The Preacher Says....  
  The True Messiah  
  Isaiah 42

There is an interesting parallel between Christmas today and that of yesteryear. Before Christ was born , John the Baptist preceded him, heralding his arrival in a voice that cried in the wilderness. He was preparing the way of the Lord by urging a baptism of repentance in an acknowledgment of mans sinful nature in contrast with God’s righteousness. His cry was that the kingdom of God was at hand, meaning that the Lord had come. A few, like Simeon, expected him–they had been waiting for the consolation of Israel, but the Jews in power were ill disposed to believe; they honored one another, there was no need for repentance. Their Messiah would vindicate.

So today what do we have? As we approach the consummation of the age, the kingdom of heaven ( God) is more than just ‘at hand’. It is a time soon to come–the signs are there–when the Lord himself shall descend from heaven with the voice of the archangel and the trump of God. Today the world celebrates Christ’s birthday, but is unwilling to see his role in the affairs of men. As in Israel’s time the world continues to worship with continued sacrifices, denying the meaning of it. Our celebration of Christmas must be a smoke in God’s nostrils. Mankind continues to commit the same sins: having a form of Godliness, but denying the power thereof–ever learning but never coming to a knowledge of the truth–daily worshiping, but teaching for doctrine the commandments of men. All fitting descriptions of the present day birthday celebration..

The role of Christ is not seen. It is possible today for churchmen to believe that Christ didn’t bring a sword, but peace. Though not so stated, Christ was a pious fraud–he was not the son of God, not really raised from the dead, but only a good man and teacher, standing for good fellowship. All these perceptions have an insidious effect. The world is rife with questions. Are we uneasy when asked to give a reason for our hope ? Was Christ a fraud, or not? Well, we don’t have to prove there was a Jesus. What we do have to prove is, was he truly God’s anointed? Today we want to prove that Jesus fulfilled the prophecies concerning him–that they far exceed mere coincidence.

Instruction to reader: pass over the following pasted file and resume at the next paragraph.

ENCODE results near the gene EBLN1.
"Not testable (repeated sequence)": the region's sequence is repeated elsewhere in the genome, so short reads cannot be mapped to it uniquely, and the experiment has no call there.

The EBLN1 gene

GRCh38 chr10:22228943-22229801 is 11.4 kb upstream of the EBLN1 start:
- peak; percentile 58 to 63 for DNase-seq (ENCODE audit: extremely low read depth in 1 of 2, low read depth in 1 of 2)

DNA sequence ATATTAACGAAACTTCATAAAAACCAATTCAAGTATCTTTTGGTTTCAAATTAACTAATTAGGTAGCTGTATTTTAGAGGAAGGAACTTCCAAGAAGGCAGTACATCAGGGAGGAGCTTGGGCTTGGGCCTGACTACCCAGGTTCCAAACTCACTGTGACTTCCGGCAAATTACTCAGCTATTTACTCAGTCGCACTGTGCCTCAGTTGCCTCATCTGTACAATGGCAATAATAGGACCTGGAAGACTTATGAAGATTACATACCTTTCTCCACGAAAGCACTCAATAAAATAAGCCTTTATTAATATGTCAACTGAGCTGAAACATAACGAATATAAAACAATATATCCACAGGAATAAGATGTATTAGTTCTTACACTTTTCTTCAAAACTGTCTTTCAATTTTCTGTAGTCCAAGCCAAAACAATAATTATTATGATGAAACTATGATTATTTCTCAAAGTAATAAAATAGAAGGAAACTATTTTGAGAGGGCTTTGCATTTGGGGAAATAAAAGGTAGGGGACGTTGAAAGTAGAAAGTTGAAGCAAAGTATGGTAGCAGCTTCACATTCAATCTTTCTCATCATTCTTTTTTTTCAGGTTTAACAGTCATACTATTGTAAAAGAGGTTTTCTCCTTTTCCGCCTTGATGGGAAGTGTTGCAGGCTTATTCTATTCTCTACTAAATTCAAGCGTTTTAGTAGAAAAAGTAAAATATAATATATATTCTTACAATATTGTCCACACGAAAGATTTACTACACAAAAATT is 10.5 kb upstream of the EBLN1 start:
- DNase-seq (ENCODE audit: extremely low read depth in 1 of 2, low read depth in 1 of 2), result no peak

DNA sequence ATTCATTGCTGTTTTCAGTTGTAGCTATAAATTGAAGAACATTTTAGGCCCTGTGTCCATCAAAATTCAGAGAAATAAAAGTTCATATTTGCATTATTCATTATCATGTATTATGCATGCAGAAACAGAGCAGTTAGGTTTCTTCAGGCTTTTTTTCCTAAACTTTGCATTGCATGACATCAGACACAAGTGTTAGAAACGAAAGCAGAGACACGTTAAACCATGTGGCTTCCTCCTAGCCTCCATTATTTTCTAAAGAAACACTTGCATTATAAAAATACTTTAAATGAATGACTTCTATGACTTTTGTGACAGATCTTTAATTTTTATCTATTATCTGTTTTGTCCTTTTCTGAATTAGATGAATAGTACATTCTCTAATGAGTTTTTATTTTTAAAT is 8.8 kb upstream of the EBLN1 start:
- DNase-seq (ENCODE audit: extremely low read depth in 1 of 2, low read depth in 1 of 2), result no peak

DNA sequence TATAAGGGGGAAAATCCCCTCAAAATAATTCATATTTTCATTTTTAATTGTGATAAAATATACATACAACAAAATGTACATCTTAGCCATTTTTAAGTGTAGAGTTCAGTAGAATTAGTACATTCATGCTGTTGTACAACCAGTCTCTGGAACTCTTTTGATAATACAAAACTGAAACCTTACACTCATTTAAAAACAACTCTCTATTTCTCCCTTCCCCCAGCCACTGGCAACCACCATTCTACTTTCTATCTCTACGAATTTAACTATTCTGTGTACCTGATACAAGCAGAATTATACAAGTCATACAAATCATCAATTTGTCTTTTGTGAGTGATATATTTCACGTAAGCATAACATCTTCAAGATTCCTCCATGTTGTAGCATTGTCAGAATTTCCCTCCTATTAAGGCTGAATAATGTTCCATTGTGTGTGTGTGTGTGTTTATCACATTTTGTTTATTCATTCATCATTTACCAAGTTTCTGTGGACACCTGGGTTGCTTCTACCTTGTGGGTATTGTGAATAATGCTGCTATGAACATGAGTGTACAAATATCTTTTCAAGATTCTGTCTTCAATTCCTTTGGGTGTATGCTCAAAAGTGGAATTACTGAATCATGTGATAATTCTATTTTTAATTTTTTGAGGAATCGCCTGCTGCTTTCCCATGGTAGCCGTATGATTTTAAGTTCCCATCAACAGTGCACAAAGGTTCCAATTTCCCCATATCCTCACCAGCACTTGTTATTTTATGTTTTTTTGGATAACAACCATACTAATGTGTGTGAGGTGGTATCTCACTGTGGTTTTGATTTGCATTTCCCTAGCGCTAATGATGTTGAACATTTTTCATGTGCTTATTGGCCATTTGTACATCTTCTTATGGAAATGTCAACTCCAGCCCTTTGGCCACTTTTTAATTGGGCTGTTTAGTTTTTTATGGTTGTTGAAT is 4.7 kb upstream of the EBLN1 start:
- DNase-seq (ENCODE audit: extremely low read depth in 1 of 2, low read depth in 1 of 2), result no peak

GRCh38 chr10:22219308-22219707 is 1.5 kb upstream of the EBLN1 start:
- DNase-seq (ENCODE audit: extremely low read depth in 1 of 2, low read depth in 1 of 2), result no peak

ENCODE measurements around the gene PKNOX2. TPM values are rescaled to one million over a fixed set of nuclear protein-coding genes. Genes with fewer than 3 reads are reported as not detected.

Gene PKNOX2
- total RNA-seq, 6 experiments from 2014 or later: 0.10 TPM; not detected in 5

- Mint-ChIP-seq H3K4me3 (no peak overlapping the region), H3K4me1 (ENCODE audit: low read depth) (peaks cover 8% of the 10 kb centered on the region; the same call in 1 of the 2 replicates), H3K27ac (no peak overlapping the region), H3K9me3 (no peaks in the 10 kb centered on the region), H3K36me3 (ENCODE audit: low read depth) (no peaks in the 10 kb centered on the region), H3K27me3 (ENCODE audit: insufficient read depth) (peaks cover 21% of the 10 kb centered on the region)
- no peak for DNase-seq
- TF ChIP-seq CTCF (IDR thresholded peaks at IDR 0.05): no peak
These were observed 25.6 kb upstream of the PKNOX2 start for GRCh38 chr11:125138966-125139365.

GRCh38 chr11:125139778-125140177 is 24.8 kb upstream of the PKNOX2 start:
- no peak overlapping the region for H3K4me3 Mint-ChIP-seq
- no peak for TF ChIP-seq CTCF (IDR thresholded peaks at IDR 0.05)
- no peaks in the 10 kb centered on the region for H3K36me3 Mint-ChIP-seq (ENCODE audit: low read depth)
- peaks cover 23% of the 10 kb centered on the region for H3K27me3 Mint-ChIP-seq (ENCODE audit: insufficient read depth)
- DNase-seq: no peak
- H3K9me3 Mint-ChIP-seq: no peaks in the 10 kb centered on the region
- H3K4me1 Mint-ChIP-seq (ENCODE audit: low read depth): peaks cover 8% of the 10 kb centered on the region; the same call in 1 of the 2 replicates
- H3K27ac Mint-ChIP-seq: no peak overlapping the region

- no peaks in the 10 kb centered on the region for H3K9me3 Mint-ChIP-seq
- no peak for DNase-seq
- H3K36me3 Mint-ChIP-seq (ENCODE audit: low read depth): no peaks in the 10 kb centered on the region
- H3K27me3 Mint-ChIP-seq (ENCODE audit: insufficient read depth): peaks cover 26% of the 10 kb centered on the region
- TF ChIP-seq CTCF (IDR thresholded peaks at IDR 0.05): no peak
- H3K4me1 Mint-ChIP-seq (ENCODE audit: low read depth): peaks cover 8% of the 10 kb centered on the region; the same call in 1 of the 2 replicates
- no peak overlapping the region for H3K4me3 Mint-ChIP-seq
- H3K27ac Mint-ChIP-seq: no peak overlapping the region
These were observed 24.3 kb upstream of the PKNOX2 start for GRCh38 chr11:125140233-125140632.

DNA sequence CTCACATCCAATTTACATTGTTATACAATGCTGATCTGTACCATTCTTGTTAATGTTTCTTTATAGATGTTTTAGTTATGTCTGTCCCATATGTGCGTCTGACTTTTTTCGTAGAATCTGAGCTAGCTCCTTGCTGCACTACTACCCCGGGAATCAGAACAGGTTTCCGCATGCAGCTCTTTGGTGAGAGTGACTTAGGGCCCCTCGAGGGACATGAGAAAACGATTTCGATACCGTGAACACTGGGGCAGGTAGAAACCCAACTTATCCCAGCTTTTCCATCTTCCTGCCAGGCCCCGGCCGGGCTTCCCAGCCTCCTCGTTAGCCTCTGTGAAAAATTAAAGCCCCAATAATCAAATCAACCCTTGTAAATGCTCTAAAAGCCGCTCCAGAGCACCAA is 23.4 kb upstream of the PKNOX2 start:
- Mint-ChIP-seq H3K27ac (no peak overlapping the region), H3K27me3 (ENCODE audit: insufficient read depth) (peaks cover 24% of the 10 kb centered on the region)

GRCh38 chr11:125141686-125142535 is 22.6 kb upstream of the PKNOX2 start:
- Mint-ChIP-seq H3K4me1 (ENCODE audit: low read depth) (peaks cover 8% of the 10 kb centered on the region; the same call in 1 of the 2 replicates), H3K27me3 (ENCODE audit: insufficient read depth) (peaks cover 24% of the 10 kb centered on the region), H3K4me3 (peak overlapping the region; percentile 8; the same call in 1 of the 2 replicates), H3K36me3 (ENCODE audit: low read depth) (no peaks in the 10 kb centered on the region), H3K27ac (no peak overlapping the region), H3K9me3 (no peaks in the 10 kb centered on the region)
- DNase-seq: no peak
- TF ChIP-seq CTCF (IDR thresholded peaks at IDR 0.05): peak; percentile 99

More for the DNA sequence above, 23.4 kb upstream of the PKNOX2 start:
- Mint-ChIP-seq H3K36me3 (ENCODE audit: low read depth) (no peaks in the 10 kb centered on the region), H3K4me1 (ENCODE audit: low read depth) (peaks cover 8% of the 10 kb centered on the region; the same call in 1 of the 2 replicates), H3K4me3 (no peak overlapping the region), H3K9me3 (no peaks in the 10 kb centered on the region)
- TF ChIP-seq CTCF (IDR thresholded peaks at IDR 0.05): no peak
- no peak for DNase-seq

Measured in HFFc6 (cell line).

What did the scriptures say of Jesus? What was he to be like? Over 500 years before his birth Isaiah foretold his birth and role:

For unto us a child is born; unto us a son is given:

and the government shall be upon his shoulder: . . .

And to establish his (government) with judgment and justice

from henceforth and forever.. Isaiah 9. 6, 7

If these words were all we could rely on, we’d be hard put to prove Jesus is not an imposter. But there are other ways. We could prove by dissecting the symbolism in the law of Moses, or plumb the story of Jonah to discern a type of Christ, or examine the surfeit of scripture regarding his role in the world.

My God, my God, why hast thou forsaken me? Why art Thou so far from helping me? And from the words of my roaring? ( Ps. 22.1)

In this Psalm of David appear the exact words of Jesus as he hung on the cross. Was David speaking of himself? Read on through verses 14 - 18:

I am poured out like water, and all my bones are out of joint;

my heart is like wax; it is melted in the midst of my bowels.

My strength is dried up like a potsherd;

and my tongue cleaveth to my jaws; and thou hast brought me